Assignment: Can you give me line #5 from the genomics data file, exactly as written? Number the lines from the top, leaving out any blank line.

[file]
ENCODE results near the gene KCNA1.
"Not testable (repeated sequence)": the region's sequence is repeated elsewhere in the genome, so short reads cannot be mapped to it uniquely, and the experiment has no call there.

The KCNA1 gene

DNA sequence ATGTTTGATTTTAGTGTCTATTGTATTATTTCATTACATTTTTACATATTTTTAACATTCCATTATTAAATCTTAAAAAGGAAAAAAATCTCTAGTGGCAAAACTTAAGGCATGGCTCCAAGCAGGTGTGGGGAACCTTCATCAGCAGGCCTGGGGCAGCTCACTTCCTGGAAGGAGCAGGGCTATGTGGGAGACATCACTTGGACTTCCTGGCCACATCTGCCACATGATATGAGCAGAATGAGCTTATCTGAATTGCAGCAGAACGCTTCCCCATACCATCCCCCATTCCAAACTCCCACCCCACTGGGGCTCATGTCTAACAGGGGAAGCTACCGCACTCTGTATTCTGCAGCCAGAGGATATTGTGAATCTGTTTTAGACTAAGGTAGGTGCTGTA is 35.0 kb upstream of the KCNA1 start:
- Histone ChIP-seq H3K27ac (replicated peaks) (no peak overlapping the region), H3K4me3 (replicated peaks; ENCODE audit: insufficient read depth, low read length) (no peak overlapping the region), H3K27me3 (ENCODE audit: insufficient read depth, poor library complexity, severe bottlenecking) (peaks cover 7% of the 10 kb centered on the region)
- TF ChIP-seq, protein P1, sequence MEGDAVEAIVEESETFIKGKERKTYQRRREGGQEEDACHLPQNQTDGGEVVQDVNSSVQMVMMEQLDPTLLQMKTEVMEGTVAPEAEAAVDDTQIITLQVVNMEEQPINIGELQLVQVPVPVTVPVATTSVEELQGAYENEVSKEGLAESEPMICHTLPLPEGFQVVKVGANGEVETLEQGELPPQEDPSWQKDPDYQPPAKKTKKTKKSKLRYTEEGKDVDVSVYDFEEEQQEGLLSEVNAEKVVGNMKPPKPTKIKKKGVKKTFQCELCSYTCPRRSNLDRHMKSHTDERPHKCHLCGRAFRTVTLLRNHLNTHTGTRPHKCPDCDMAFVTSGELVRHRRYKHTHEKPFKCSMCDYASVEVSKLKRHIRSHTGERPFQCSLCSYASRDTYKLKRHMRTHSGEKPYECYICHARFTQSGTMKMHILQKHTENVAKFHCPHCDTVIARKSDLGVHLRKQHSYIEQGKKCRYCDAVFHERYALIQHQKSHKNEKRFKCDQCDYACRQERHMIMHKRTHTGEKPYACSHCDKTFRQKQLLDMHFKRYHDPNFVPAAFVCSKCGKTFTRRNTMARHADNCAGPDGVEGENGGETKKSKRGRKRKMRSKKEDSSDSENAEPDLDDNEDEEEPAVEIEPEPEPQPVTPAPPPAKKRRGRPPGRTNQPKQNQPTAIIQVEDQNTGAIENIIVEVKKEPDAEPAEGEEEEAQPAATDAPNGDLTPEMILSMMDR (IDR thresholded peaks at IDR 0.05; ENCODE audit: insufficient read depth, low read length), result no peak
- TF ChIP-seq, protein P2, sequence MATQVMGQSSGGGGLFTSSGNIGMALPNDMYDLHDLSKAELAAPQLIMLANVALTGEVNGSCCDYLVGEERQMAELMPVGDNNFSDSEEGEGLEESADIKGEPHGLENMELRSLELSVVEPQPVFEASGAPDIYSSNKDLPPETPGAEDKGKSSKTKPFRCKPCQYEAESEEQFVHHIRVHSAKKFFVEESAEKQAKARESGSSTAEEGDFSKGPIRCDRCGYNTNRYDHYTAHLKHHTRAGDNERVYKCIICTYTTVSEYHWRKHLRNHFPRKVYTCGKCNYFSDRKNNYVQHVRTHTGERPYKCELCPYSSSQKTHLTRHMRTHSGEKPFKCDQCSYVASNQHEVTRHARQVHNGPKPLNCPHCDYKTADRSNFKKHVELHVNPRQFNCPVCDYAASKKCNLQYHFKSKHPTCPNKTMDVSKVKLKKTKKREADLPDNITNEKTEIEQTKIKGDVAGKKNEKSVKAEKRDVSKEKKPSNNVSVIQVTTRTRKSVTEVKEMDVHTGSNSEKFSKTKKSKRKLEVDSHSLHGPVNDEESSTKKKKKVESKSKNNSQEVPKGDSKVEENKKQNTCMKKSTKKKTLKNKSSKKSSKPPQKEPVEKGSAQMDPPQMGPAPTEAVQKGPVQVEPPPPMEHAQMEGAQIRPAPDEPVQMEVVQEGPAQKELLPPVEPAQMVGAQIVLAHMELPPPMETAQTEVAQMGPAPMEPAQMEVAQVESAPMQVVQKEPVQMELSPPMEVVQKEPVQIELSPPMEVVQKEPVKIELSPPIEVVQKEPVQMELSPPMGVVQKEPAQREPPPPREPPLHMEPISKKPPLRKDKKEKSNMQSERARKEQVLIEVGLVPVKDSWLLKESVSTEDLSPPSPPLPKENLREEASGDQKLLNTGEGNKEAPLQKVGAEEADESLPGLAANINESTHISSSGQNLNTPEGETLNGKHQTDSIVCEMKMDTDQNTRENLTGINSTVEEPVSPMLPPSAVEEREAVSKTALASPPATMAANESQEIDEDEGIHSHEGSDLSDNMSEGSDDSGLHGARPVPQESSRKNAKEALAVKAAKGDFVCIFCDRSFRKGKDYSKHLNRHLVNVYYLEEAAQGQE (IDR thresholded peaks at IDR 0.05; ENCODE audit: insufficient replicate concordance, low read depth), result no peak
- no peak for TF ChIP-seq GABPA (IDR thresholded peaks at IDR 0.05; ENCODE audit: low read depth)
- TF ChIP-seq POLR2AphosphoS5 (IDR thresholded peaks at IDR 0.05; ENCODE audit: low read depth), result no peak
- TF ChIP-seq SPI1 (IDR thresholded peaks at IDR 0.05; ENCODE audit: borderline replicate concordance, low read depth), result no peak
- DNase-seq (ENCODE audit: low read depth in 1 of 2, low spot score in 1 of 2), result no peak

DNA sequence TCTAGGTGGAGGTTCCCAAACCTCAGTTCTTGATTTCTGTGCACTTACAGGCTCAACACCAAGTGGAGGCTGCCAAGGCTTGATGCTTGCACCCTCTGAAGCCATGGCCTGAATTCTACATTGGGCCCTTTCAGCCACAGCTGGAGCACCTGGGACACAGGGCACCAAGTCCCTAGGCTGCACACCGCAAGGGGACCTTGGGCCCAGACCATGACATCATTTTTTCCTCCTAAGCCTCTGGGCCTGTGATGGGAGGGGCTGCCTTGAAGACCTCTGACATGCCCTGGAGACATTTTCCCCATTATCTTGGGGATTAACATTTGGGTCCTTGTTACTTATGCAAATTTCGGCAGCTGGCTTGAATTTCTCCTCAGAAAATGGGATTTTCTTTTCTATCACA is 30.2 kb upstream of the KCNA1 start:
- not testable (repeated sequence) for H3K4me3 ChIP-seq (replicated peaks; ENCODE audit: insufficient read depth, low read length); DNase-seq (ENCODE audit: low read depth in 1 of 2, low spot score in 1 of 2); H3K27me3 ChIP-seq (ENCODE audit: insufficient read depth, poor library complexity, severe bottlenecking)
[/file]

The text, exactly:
- Histone ChIP-seq H3K27ac (replicated peaks) (no peak overlapping the region), H3K4me3 (replicated peaks; ENCODE audit: insufficient read depth, low read length) (no peak overlapping the region), H3K27me3 (ENCODE audit: insufficient read depth, poor library complexity, severe bottlenecking) (peaks cover 7% of the 10 kb centered on the region)